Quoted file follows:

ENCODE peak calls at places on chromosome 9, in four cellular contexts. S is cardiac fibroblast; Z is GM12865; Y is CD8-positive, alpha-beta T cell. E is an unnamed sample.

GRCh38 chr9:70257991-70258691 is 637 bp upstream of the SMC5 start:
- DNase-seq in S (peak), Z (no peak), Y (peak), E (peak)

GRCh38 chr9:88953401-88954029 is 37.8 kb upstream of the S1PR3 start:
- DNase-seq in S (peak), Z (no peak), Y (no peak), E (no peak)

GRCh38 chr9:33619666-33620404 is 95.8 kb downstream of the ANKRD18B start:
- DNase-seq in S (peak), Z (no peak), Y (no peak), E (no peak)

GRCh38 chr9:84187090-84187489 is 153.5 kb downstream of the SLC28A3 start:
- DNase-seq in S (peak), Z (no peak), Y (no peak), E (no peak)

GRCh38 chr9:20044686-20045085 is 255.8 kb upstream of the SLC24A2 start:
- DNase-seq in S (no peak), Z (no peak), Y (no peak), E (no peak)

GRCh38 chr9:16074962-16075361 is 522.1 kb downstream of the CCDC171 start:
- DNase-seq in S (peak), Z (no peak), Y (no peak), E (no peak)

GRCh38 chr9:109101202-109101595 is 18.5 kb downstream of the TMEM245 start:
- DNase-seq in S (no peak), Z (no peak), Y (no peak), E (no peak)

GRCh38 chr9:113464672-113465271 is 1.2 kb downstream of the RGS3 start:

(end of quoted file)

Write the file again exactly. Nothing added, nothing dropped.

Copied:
ENCODE peak calls at places on chromosome 9, in four cellular contexts. S is cardiac fibroblast; Z is GM12865; Y is CD8-positive, alpha-beta T cell. E is an unnamed sample.

GRCh38 chr9:70257991-70258691 is 637 bp upstream of the SMC5 start:
- DNase-seq in S (peak), Z (no peak), Y (peak), E (peak)

GRCh38 chr9:88953401-88954029 is 37.8 kb upstream of the S1PR3 start:
- DNase-seq in S (peak), Z (no peak), Y (no peak), E (no peak)

GRCh38 chr9:33619666-33620404 is 95.8 kb downstream of the ANKRD18B start:
- DNase-seq in S (peak), Z (no peak), Y (no peak), E (no peak)

GRCh38 chr9:84187090-84187489 is 153.5 kb downstream of the SLC28A3 start:
- DNase-seq in S (peak), Z (no peak), Y (no peak), E (no peak)

GRCh38 chr9:20044686-20045085 is 255.8 kb upstream of the SLC24A2 start:
- DNase-seq in S (no peak), Z (no peak), Y (no peak), E (no peak)

GRCh38 chr9:16074962-16075361 is 522.1 kb downstream of the CCDC171 start:
- DNase-seq in S (peak), Z (no peak), Y (no peak), E (no peak)

GRCh38 chr9:109101202-109101595 is 18.5 kb downstream of the TMEM245 start:
- DNase-seq in S (no peak), Z (no peak), Y (no peak), E (no peak)

GRCh38 chr9:113464672-113465271 is 1.2 kb downstream of the RGS3 start: